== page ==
Housing plan for site of former tip considered
Plans to convert a former council yard into a housing development site have attracted criticism from Wigan residents.
The town hall planning committee will next week consider a bid by developers to create a mix of 17 houses and flats at Orrell Road in Orrell.
Officers have earmarked the scheme for approval but council documents reveal a number of neighbouring properties have objected to the plans.
They cite the development’s impact on traffic and congestions plus its knock-on effect on wildlife as among their concerns.
The site is a former council waste recycling depot with an office building that once served as Orrell’s district town hall. The tip yard will have the houses built upon it with the town hall building converted into flats.
A council report to be considered by the committee reads: “The conversion of the existing office involves minimal external alterations and will both restore and bring back into use an attractive and prominent building in the Orrell Road street scene, securing its long term future.
“The layout and design has been significantly amended during the application, particularly to secure an acceptable relationship between the proposed new houses and neighbouring properties.
“In sensitive parts of the site the previously proposed three storey dwellings have been reduced to a two storey design.”
Orrell’s Recycling Centre officially closed in 2012 and remained so despite a 6,000- name petition calling for its re-opening organised by then councillor Richard Clayton.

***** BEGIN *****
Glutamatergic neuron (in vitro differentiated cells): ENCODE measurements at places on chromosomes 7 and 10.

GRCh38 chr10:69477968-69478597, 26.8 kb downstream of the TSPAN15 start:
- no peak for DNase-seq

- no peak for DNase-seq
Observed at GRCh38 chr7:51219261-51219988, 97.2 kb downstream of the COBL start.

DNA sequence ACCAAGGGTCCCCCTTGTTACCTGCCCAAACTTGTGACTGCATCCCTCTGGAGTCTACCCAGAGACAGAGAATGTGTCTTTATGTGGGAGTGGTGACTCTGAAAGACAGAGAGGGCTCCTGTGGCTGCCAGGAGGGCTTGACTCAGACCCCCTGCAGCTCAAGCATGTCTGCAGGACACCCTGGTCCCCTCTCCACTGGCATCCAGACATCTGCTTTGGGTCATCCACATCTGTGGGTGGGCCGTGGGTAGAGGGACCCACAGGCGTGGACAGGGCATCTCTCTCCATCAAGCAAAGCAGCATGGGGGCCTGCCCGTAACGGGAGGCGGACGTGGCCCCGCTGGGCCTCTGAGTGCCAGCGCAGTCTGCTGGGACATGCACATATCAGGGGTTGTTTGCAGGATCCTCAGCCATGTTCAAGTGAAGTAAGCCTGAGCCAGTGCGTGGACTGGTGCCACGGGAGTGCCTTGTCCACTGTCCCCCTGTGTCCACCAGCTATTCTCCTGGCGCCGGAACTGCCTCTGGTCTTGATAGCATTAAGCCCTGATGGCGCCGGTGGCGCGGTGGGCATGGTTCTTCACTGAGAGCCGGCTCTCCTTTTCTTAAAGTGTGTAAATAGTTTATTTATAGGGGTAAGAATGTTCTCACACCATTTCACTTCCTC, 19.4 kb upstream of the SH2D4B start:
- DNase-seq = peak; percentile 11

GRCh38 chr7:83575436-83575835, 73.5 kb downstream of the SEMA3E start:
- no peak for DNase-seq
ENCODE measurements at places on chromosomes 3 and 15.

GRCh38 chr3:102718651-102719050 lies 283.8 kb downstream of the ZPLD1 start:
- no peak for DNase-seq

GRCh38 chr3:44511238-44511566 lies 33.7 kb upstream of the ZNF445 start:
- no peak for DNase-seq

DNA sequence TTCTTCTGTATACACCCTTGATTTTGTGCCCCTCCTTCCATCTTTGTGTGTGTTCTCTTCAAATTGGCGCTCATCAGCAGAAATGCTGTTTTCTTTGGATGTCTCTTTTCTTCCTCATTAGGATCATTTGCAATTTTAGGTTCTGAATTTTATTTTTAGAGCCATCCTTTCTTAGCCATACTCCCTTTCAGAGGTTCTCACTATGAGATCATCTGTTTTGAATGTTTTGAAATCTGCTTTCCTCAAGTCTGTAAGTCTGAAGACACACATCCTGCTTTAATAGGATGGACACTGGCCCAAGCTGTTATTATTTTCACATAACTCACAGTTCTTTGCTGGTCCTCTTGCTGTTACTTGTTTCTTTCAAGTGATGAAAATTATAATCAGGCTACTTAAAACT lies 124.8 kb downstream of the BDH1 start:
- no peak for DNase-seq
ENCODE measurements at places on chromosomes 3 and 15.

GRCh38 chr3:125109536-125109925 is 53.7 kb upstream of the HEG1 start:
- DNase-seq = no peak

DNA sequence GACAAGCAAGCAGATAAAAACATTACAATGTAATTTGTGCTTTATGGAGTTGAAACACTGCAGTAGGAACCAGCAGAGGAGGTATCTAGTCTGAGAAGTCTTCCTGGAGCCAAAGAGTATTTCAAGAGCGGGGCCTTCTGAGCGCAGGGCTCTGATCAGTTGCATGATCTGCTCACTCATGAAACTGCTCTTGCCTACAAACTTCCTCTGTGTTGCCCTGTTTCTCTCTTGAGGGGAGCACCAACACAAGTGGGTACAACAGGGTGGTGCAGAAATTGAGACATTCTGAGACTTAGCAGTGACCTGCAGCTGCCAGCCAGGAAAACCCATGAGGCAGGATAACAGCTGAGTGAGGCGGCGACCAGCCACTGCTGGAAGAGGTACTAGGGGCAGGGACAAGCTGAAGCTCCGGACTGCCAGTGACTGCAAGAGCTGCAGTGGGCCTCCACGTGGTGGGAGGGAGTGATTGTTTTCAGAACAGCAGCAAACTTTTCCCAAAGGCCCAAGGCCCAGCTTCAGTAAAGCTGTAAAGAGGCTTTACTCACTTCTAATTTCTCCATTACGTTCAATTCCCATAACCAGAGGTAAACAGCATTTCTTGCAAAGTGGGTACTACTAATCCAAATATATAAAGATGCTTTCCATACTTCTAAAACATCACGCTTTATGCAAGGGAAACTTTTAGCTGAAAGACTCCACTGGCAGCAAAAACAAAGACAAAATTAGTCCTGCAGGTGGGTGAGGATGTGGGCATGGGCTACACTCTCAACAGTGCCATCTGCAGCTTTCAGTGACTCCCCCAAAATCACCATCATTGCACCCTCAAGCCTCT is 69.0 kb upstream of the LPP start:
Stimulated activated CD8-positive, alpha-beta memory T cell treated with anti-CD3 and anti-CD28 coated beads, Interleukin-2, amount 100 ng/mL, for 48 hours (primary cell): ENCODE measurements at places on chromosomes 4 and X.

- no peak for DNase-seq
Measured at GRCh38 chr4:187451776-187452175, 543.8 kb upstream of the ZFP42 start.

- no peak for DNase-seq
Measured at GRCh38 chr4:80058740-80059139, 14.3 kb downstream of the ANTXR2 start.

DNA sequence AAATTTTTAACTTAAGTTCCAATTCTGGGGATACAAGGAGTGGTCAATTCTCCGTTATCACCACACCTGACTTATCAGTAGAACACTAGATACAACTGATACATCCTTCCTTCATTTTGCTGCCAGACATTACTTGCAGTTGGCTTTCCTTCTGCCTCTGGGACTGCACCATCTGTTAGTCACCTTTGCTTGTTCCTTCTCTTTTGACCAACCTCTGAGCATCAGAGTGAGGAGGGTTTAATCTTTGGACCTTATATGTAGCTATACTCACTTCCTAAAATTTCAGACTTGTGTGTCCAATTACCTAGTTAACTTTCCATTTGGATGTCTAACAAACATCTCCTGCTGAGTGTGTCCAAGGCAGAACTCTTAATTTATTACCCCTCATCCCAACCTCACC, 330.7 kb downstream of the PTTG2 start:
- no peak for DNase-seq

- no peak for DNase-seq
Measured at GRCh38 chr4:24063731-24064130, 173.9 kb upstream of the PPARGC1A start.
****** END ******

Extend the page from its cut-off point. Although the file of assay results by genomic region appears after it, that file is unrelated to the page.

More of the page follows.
Council bosses said the site was “no longer a viable, long-term option”. The planning bid was submitted earlier this year.
The report, which recommends the bid for approval, reads: “Overall, the scheme will secure a significant improvement in the character and appearance of the area and lead to the regeneration of a vacant site.”
Although committee members can choose to reject the officers’ recommendations and reject the plans.
Among the objections, which include a letter from ward councillor Stephen Murphy, are concerns about over-bearing and over-shadowing of current properties, impact on bats, noise and disruption during construction and the devaluation of neighbouring communities.
However, the report adds: “Matters such as the impact of the development on amenity, ecological impacts and access to the site have been assessed and overall the proposal is considered to be acceptable.
The planning committee meets on Tuesday September 13 at 2pm in the council chamber at the town hall.”